A persistent cough lasts for more than three weeks, according to the Mayo Clinic, and requires a proper diagnosis to resolve. Several medical conditions, including asthma, bronchitis and inhalation of a foreign body, cause coughing. Don't wait a month to call your pediatrician if your toddler has a cough for two or three weeks.
Asthma is particularly difficult to diagnose in a baby or toddler, states the American Academy of Pediatrics. A proper diagnosis requires measuring lung function, which is challenging in children who are very young. Your pediatrician needs to know of any other symptoms, such as when your toddler has coughing attacks -- for example, near animals or after cigarette smoke exposure. While wheezing is often a sign of asthma, a cough alone may also indicate this condition, according to AAP.
Bronchitis is a viral or bacterial infection of the lungs. It's typically accompanied by a cough as your body works to clear the lungs of mucus. While acute bronchitis sufferers often have a cough that persists for several weeks, once your toddler has been coughing for more than three weeks, the Mayo Clinic recommends contacting your pediatrician. If your toddler has a bacterial infection, antibiotics will help. However, viral infections are unaffected by antibiotics. Your pediatrician may recommend an over-the-counter cough medicine that helps ease the cough and make it more productive, as well as the use of humidifier to help coughing at night.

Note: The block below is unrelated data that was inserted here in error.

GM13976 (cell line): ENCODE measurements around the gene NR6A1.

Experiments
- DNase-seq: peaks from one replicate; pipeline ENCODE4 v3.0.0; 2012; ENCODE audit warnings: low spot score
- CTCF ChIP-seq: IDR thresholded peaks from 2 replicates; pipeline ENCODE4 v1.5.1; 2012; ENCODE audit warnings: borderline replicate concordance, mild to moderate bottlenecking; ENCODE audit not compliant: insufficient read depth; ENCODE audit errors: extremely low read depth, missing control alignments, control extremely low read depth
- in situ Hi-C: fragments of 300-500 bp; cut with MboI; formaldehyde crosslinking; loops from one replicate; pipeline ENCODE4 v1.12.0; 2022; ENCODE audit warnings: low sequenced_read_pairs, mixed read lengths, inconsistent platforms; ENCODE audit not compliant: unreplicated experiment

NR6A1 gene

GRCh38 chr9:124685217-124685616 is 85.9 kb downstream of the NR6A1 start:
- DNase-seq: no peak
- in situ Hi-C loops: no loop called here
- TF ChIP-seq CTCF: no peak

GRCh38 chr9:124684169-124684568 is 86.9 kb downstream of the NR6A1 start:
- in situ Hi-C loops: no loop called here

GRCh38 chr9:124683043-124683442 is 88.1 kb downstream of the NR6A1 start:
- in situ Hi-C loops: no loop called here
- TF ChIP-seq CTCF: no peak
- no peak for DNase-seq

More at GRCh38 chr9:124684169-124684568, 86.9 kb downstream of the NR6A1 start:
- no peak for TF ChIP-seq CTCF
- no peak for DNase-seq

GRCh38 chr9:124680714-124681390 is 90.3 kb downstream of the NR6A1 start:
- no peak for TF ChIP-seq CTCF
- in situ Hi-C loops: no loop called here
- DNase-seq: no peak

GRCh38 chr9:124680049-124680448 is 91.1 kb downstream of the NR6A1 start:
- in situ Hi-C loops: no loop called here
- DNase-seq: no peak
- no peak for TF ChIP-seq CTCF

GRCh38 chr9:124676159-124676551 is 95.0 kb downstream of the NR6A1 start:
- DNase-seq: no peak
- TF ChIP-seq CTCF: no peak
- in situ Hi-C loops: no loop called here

Cough With Cold Symptoms
If your toddler has a cold and cough that combined last more than two weeks, call your pediatrician, recommends the Mayo Clinic. Most cold symptoms resolve within a week, though a cough may persist for longer. However, the combination of symptoms, runny nose, cough, listlessness and fever, suggest a more serious infection that requires medical attention.
Gastroesophageal reflux disorder, or GERD, is also a potential culprit with a persistent cough, suggests "The Merck Manual." If your toddler's cough occurs when he's lying down and he has a history of spitting up, your doctor may require further tests to evaluate, such as an X-ray of his upper esophageal tract.
Occasionally, a child inhales an object and her body works to get it out unsuccessfully. In this case, a persistent cough occurs as her body continually tries to force out the item. If this is the culprit, your pediatrician conducts an X-ray to see what's stuck. In addition, she may require a bronchoscopy, where a flexible tube looks inside your child's lungs to view the source of irritation.